First Capital Of Nigeria

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Nigeria is a country in West Africa. Its official name is the Federal Republic of Nigeria. It is bounded on the north by Niger, on the northeast by Chad, on the east by Cameroon, and on the west by Benin. Its southern coast is on the Atlantic Ocean’s Gulf of Guinea. Nigeria is a federal republic comprised of 36 states and the Federal Capital Territory, which includes the capital city of Abuja. Lagos, one of the world’s largest metropolitan areas, is the capital of Nigeria and the African continent.

Since the second millennium (BC), Nigeria has been home to many indigenous pre-colonial states and kingdoms, with the Nok Civilization becoming the first to unite the nation internally in the 15th Century B.C. The modern state began with British colonialization in the nineteenth century and took its present territorial form with Lord Lugard’s 1914 merger of the Southern and Northern Nigeria Protectorates. While the British established administrative and legal structures, they exercised indirect rule through traditional chiefdoms. On October 1, 1960, Nigeria became a formally independent federation. It suffered a civil war from 1967 to 1970, followed by a series of democratically elected civilian governments and military dictatorships until 1999, when it established a stable democracy; the 2015 presidential election marked the first time a sitting president was defeated for re-election.

Nigeria is a multiethnic state populated by over 250 ethnic groups speaking 500 distinct languages and adhering to a diverse range of cultures. The three main ethnic groups in Nigeria are the Hausa–Fulani in the north, the Yoruba in the west, and the Igbo in the east, which together account for more than 60% of the total population. The official language is English, which was chosen to foster national linguistic cohesion. Nigeria’s constitution guarantees religious freedom, and the country is simultaneously home to one of the world’s largest Muslim and Christian populations. Nigeria is roughly split in half between Muslims in the north and Christians in the south, with minorities following indigenous religions such as those of the Igbo and Yoruba ethnic groups.

Nigeria is Africa’s most populous country and the seventh most populous country in the world, with an estimated 206 million people. Its economy is the largest in Africa, the 26th largest in the world in nominal GDP terms, and the 25th largest in purchasing power parity terms. Nigeria is often referred to as the “Giant of Africa” due to its huge population and economy, and the World Bank classifies it as an emerging market. It is an African regional force, a middle power in foreign relations, and a rising global power. However, the country ranks near the bottom of the Human Development Index and continues to be one of the most corrupt countries on the planet. Nigeria is a founding member of the African Union and a member of several international organizations, including the United Nations, the Commonwealth of Nations, the Economic Community of West African States, and the Association of the Petroleum Exporting Countries. Additionally, it is a member of the informal MINT community of countries and a Next Eleven economy.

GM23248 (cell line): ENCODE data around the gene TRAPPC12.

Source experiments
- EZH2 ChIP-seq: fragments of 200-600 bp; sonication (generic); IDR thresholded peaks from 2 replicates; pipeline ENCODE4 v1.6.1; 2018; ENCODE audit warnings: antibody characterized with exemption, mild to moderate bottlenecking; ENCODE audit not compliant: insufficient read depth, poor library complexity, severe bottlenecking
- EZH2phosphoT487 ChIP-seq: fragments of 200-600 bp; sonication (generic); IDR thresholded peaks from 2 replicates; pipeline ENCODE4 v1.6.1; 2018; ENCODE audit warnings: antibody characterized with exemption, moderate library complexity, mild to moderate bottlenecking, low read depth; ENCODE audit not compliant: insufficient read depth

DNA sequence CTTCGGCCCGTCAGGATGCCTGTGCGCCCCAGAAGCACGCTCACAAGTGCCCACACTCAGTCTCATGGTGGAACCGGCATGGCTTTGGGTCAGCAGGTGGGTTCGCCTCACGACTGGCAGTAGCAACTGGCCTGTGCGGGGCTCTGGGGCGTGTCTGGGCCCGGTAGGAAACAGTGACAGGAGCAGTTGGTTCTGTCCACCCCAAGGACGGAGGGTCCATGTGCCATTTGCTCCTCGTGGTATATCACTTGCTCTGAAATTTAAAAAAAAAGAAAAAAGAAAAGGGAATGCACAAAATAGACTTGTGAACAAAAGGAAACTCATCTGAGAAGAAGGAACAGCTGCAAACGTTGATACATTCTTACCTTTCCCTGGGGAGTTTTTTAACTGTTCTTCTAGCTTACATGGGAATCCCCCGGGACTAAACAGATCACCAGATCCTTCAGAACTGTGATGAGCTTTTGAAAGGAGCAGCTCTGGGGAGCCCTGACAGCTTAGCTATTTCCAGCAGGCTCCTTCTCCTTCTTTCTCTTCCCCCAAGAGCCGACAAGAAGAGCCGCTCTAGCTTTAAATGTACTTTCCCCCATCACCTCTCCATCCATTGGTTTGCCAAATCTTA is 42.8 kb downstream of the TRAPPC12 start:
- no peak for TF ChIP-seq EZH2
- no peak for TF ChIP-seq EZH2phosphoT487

The first capital of Nigeria 

Would you like to know the answer to the following question: What was Nigeria’s first capital? Numerous eyebrows have been raised in response to this debate. Perhaps you’re curious why. Allow us to illustrate.

When it comes to determining which state served as Nigeria’s first capital, there have been a number of contentious responses. These disputes emerged as a result of the absence of official evidence to support those arguments. According to some sources, Nigeria’s first capital was Lokoja; according to others, it was Calabar. Others believe that Asaba was Nigeria’s first capital. However, the generally accepted and common response to this question is Lagos. Therefore, let us examine each of these assertions and attempt to draw a fair conclusion about Nigeria’s first capital.

Calabar was the first capital of the Southern Protectorate, the Oil River Protectorate, and the Niger Coast Protectorate, according to Wikipedia and other credible sources. This is why some consider Calabar to be Nigeria’s first capital before the late nineteenth century. In 1906, the Southern protectorate’s administrative center was relocated to Lagos.

According to credible historical sources, the British masters founded administration in Nigeria from Asaba.

Another reality that many Nigerians are unaware of is that Lady Flora Shaw coined the word Nigeria while in Lokoja. Additionally, the first Governor-General of Nigeria, Lord Frederick Lugard, governed from Lokoja following the amalgamation of the Southern and Northern protectorates to form one Nigeria.

Lagos was the administrative base of the Southern protectorate from 1906 until the Southern protectorate and Northern protectorate were merged. Lagos was designated as Nigeria’s official capital following the 1914 amalgamation that resulted in the formation of Nigeria. Lagos was Nigeria’s capital until December 12, 1991, when President Ibrahim Babangida relocated it to Abuja.

Thus, based on the above, Calabar was most likely the first capital of the Southern protectorate. Though Lagos served as the country’s official capital after its amalgamation in 1914. Given that modern Nigeria was not established until 1914, Lagos can be considered the country’s first capital.

Therefore, the next time the issue of Nigeria’s first capital comes up, you should be able to clarify the truth. Take note that the widely agreed official response is that Nigeria’s first capital is Lagos.

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